I think most people imagine AI as something that can learn for you, so that you don’t have to go through the painful tasks of reading and tinkering and communicating with others about what’s going on.
I disagree. I think the AI revolution would truly commence if we manage to refuel an educational revolution, where we empower children to find new uses for the tools we built. Which would mean a lot more tinkering, reading and actually communicating about what’s going on.
But I don’t think we’ll be more comfortable. Disruption is unpleasant before it becomes beatiful.
Right now, we had a few bad years in the infancy of our digital civilization. Basically what we managed so far was connecting a lot of people only when it was profitable, bringing back underpaid labor with the gig economy, giving tyrannts the digital tools to shoot down democracies without firing one bullet and of course, letting kids glue their faces to tablets while performing menial, repetitive tasks, without any curiosity or opportunity to learn about the technology involved.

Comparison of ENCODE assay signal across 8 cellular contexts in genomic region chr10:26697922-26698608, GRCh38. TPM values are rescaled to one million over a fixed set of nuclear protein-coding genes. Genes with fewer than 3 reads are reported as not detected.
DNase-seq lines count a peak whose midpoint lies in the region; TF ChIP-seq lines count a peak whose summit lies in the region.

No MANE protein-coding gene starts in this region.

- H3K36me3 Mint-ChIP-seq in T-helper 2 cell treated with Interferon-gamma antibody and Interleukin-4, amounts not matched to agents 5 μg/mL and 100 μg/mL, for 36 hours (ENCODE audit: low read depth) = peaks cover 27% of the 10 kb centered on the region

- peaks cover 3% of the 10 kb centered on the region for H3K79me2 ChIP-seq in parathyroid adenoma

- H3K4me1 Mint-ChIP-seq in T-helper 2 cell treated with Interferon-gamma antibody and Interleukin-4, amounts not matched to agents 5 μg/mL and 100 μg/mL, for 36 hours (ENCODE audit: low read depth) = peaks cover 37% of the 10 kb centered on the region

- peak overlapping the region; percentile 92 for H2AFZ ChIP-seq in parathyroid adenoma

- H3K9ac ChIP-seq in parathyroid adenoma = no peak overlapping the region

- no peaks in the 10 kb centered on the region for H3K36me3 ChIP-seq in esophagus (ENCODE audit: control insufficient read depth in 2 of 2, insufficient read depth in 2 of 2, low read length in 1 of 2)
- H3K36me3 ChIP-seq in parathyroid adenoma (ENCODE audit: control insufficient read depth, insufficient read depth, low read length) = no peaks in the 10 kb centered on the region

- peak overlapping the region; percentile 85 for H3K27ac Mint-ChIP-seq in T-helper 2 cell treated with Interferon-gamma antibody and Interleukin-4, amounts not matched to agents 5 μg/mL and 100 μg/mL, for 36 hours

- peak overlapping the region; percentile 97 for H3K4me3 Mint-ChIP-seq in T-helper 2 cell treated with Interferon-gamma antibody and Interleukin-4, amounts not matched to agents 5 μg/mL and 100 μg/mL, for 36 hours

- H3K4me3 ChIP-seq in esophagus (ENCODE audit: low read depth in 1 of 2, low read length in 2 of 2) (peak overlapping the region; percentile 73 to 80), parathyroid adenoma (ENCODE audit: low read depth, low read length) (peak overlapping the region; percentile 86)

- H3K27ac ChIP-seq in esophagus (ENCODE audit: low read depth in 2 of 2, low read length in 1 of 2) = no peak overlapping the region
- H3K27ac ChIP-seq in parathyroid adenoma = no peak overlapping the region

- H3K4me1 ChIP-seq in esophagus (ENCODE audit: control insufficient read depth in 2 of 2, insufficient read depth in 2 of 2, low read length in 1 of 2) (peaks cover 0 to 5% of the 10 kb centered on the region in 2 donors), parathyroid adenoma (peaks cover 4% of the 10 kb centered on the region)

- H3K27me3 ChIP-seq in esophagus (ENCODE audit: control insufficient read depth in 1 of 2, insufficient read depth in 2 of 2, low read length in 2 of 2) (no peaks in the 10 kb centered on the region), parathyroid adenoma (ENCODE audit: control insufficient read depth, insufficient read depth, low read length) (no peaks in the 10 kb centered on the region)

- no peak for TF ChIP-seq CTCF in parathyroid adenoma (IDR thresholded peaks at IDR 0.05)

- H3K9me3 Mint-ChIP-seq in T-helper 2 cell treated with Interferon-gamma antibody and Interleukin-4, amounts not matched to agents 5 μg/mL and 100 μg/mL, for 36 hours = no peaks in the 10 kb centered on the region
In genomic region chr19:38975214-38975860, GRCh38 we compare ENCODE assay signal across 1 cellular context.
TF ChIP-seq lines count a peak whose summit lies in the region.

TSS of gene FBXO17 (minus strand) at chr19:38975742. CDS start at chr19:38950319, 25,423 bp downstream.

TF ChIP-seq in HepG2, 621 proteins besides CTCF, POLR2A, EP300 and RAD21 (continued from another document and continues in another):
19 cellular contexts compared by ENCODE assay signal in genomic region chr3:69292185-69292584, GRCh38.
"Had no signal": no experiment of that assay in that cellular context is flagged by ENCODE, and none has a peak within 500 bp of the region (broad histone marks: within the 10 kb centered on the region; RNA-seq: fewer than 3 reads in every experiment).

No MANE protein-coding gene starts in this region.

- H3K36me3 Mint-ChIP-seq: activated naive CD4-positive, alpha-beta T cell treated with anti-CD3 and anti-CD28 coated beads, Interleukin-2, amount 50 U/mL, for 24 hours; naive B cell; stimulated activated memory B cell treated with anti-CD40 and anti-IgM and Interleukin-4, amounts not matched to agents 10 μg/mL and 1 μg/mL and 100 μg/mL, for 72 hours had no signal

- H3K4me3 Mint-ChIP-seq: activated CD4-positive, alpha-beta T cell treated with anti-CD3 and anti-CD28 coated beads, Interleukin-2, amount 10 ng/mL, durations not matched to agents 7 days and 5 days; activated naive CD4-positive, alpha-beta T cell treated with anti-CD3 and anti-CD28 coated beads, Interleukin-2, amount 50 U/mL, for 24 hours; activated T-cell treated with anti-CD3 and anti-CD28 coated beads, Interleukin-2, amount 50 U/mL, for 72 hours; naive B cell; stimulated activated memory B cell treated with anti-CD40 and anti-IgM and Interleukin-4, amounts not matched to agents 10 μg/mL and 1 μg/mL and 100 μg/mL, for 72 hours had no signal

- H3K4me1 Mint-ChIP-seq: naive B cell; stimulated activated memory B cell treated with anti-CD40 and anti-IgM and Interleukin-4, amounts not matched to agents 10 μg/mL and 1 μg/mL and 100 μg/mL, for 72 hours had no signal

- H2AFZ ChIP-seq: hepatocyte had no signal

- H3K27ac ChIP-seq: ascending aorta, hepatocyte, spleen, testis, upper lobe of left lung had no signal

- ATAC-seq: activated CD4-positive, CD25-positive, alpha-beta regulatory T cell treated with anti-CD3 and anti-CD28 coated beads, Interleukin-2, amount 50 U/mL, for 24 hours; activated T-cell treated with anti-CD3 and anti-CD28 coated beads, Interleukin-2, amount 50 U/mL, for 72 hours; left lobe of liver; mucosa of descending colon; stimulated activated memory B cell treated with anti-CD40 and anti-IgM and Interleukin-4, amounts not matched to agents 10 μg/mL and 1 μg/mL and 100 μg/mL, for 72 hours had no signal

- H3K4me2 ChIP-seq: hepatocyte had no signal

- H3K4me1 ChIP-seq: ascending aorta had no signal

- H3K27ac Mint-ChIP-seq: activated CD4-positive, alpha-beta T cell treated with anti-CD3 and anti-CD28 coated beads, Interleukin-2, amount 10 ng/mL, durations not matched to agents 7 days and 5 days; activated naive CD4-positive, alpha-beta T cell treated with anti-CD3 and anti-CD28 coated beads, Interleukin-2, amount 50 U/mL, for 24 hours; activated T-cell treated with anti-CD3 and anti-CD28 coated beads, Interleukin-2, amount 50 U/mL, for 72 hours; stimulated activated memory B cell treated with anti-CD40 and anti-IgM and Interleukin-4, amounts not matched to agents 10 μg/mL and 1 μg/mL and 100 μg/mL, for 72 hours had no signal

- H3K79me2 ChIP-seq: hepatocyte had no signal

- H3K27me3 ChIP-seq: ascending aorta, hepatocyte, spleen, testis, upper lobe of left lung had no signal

But I’m optimistic that we’ll recover. Frictionless payments. Digitized services, including in the public sector. Reinforcing feedback loops between industry and education. Automation that brings together more than it targets and divides. Let’s bridge the gaps of inequality by planning for long-term growth, not for avoiding a few bad quarters along the way.
And let’s just make sure we’re stepping in the right direction.